One of my close friends recently moved to a new city to take a job at a large company. The job, it seems, is a perfect stepping stone for her as she builds her career. Still, when I receive calls from her at 8:30 or 9 pm while she is on her way home, just leaving work after being there since the wee hours of the morning, I know she questions if all the hard work and long hours are worth it.
I understand the need for young professionals in any job to have to “pay their dues” and work extra hard the first few years to establish themselves and learn what they need to know. When I talk to her, I tell her it will get better soon, that surely these first few months are the worst. I can tell, though, what she’s thinking in her head about how she’s tired, she’s getting burnt out and the pressure not to make a mistake.
Talking to her, it gets me thinking about the often-debated work-week “cap” implemented for medical residents and interns. Since 2003, medical interns and residents have been limited to 80-hour work weeks and 30-hour shifts.
The argument for instituting this rule is rooted in patient safety and the idea that tired doctors make more mistakes. To support this argument, a study in the New England Journal of Medicine reported a year after the rule was implemented that doctors made significantly more errors when they worked frequent shifts of 24+ hours.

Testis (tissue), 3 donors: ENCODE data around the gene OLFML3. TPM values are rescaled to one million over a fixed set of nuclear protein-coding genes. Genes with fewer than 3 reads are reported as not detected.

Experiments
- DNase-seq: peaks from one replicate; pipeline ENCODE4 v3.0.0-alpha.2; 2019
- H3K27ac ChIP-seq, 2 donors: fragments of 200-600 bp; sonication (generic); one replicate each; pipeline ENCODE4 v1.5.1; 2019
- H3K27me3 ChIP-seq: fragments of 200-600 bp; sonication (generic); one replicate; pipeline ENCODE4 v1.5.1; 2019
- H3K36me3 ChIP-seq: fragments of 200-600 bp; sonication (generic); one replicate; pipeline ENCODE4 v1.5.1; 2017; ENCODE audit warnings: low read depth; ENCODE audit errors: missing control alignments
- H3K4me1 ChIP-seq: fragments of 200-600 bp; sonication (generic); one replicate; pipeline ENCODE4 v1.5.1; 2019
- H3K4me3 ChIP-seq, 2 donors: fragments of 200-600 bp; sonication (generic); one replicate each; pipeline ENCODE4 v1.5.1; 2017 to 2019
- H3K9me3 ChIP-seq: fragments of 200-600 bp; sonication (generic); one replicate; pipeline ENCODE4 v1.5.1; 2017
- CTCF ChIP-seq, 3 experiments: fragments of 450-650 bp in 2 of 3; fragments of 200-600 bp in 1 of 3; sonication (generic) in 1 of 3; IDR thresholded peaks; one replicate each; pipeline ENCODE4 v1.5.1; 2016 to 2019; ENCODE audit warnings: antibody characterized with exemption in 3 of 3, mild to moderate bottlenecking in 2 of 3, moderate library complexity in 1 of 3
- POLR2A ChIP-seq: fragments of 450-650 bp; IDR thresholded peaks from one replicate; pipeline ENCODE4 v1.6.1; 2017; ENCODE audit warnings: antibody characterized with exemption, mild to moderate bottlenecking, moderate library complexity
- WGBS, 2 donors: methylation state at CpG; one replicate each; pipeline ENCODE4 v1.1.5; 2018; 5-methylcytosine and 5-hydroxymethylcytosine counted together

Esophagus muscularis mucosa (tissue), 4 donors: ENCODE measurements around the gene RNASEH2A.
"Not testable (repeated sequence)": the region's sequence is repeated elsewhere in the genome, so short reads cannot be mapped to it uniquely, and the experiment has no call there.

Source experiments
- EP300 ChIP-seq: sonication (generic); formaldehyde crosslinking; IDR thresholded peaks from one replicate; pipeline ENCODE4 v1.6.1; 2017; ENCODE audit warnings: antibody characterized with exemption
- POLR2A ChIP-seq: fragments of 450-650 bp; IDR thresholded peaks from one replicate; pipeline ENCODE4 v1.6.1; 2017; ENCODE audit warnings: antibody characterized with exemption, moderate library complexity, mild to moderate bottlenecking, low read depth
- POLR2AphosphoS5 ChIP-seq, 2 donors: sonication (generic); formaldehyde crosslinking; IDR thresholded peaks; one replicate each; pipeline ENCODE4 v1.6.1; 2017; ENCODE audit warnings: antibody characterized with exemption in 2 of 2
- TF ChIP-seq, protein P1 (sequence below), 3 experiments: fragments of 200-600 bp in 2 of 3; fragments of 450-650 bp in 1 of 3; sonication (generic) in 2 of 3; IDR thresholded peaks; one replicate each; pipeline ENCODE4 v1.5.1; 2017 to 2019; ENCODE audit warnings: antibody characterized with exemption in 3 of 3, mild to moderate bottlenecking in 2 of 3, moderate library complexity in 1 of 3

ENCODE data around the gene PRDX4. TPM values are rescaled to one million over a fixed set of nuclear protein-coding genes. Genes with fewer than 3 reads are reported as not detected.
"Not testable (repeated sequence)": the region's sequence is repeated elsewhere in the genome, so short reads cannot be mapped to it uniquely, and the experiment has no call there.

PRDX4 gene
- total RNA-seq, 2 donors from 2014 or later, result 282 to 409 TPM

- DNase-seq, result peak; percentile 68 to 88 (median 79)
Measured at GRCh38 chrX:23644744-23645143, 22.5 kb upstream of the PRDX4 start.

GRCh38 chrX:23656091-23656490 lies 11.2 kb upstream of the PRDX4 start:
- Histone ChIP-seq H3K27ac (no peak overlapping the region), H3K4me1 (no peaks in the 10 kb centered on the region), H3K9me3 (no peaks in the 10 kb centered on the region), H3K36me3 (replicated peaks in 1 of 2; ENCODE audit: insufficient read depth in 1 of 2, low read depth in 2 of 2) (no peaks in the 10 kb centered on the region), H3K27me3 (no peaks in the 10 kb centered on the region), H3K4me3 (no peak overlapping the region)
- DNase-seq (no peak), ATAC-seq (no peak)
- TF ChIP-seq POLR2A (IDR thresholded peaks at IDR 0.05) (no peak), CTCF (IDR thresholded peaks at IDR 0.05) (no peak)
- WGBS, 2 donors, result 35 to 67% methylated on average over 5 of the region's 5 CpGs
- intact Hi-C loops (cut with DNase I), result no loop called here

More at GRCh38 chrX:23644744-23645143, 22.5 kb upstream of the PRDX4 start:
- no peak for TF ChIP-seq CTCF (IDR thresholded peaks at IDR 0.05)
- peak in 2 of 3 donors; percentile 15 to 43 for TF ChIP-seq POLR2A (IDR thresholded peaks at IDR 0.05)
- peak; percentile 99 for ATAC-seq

Still, arguments against the work-week cap are multiple. According to a USA Today column written by Kevin Pho, limiting resident and intern hours has possible negative effects, such as:
- More "patient handoffs" between doctors, which could introduce the potential for errors.
- Hampered training—some argue 80 hours per week is not sufficient for doctors-in-training to learn all they need to know.
- Increased costs—less hours being worked means more staff needed to fill the shifts, which equals increased costs for hospitals.
Still, it doesn’t take more than a little common sense to understand that tired doctors are prone to making more mistakes. I think about myself when I’m tired—I get more emotional and less rational, I forget things more easily, I have a hard time concentrating. I have no doubt that surgical residents and interns feel these similar effects of fatigue.
In his article, Pho suggests that flexibility is key in order for the work-week limit to do what it is supposed to do. Mandating that a physician be at the hospital or at home at certain times is not always going to help the doctor learn. There may be times they need stay for emergencies or valuable learning cases that come in. Additionally, Pho says, how to adequately communicate during patient handoffs needs to become part of the standard curriculum for medical trainees as shorter shifts are to be worked.
While it’s clear that the medical community is still figuring out how to exactly make this rule work as it should without risking the negative side effects, the work-week limit overall has the potential to be a good thing for the medical facilities, their residents and interns, and most importantly, their patients.
The work-week rule was instituted in order to keep patients safer while in the care of a doctor who is alert and well-rested rather than simply a tired trainee, and when it’s implemented with the flexibility, education and understanding required, that is what it will accomplish.
What’s your take on the work-week limit? Is it improving patient safety or are the negative effects of the rule overpowering the benefits? E-mail me at Amanda.McGowan@advantagemedia.com